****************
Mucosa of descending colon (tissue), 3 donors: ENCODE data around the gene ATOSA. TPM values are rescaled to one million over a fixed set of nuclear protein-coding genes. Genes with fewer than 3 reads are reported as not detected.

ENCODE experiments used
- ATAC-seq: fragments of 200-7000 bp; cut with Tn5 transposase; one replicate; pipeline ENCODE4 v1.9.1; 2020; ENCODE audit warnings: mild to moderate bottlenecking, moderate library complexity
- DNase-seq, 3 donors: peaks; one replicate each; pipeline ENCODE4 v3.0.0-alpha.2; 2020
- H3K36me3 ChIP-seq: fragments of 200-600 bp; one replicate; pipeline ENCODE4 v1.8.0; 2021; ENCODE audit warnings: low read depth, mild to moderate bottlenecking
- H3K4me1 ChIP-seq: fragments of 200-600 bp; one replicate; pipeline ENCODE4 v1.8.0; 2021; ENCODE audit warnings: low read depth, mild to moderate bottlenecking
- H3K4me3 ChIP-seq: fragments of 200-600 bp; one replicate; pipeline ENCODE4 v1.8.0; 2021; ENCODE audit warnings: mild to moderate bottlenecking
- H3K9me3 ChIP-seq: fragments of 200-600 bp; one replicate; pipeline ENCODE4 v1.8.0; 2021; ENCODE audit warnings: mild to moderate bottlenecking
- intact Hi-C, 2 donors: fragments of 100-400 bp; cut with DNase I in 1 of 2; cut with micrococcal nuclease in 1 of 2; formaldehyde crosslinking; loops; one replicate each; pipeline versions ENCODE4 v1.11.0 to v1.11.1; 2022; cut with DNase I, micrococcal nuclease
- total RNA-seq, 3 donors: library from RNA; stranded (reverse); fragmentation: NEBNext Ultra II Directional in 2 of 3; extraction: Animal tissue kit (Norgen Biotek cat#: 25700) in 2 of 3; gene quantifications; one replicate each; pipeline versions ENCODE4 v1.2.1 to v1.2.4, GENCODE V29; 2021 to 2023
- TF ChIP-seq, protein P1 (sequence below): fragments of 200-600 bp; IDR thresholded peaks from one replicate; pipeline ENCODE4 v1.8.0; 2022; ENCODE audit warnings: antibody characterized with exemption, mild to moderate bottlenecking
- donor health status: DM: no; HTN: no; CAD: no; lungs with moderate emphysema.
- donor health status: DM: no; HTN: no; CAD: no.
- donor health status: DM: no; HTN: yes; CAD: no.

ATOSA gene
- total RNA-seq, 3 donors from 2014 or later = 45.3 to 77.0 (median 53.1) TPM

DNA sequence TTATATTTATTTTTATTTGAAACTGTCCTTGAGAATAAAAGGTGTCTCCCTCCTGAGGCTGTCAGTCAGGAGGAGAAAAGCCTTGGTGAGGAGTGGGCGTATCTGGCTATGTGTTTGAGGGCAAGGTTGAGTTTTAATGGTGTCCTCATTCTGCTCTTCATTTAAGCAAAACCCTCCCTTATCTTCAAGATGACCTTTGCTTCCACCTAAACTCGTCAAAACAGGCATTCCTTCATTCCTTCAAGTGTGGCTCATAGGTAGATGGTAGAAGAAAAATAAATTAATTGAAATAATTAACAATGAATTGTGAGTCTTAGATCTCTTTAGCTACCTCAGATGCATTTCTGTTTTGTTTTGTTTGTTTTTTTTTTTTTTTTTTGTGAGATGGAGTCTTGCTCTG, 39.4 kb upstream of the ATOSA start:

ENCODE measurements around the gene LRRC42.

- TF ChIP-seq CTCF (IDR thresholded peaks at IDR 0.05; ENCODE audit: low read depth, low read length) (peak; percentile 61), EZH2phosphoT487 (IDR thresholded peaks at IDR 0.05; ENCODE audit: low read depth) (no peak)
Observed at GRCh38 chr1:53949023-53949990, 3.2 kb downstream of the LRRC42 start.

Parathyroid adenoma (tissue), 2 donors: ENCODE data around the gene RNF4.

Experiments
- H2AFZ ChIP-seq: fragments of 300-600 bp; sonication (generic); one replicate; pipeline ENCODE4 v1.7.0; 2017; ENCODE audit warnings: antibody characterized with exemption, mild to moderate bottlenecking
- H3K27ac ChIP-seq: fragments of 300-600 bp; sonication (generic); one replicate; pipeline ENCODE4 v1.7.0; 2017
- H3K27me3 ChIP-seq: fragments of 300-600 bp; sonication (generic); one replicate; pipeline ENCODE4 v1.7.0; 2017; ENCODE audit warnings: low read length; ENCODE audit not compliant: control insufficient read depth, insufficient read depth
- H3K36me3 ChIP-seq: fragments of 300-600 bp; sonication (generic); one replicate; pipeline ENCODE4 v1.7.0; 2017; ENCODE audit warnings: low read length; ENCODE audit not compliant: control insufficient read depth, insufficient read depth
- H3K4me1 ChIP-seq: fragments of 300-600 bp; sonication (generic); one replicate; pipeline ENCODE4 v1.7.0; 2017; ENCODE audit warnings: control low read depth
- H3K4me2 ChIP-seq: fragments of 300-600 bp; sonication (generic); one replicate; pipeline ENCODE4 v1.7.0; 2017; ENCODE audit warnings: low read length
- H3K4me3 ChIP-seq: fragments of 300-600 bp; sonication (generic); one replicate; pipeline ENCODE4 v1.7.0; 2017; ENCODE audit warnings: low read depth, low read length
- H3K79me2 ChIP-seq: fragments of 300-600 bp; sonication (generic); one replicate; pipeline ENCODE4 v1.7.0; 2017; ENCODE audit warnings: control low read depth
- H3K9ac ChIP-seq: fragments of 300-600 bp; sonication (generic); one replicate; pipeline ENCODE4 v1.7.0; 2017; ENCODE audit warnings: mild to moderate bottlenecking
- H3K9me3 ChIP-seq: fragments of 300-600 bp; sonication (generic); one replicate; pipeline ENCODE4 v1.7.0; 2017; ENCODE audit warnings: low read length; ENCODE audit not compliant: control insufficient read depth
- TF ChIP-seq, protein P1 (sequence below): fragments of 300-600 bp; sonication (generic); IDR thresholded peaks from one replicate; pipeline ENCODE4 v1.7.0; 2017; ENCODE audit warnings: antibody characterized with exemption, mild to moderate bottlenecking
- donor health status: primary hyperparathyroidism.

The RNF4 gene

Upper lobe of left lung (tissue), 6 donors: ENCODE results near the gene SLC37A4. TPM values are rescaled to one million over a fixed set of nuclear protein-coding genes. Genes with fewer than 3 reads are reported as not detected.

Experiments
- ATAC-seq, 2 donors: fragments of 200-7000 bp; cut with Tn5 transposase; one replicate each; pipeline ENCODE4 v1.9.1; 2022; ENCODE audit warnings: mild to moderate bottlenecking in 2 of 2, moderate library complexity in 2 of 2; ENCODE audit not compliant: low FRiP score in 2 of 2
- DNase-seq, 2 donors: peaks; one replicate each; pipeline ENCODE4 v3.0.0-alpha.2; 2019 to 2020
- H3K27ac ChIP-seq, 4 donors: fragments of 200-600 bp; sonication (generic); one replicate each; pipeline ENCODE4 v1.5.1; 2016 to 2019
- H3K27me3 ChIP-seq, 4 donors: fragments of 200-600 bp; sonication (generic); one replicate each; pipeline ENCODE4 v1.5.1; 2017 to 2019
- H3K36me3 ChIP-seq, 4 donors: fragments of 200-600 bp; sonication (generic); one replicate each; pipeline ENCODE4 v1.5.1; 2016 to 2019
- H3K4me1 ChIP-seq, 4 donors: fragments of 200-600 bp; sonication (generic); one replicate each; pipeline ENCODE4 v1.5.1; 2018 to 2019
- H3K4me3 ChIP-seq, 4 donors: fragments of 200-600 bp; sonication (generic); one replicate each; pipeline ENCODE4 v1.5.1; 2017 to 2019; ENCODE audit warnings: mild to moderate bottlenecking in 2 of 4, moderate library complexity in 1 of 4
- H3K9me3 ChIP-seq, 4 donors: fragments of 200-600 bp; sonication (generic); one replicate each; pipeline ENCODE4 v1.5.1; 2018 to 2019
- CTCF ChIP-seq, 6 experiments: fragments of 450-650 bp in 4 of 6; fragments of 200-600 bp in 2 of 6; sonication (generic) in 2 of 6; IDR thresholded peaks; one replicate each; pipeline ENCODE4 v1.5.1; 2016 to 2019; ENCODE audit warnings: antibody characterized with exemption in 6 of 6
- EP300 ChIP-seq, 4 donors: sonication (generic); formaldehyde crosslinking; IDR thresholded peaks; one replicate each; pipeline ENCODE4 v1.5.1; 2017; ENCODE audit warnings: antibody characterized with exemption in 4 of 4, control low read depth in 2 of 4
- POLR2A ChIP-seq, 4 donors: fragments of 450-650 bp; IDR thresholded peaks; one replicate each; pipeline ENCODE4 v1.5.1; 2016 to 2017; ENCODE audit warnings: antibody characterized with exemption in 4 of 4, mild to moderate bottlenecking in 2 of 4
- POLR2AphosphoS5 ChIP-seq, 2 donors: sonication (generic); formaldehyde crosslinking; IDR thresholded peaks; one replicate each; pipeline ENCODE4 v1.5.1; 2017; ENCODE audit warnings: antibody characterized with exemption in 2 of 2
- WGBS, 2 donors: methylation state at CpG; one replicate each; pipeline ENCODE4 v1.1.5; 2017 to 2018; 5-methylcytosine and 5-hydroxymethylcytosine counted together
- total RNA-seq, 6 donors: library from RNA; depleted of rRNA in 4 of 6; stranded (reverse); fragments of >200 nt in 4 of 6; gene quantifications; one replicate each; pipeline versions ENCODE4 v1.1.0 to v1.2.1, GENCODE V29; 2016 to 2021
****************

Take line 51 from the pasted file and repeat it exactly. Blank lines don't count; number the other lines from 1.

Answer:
- total RNA-seq, 6 donors: library from RNA; depleted of rRNA in 4 of 6; stranded (reverse); fragments of >200 nt in 4 of 6; gene quantifications; one replicate each; pipeline versions ENCODE4 v1.1.0 to v1.2.1, GENCODE V29; 2016 to 2021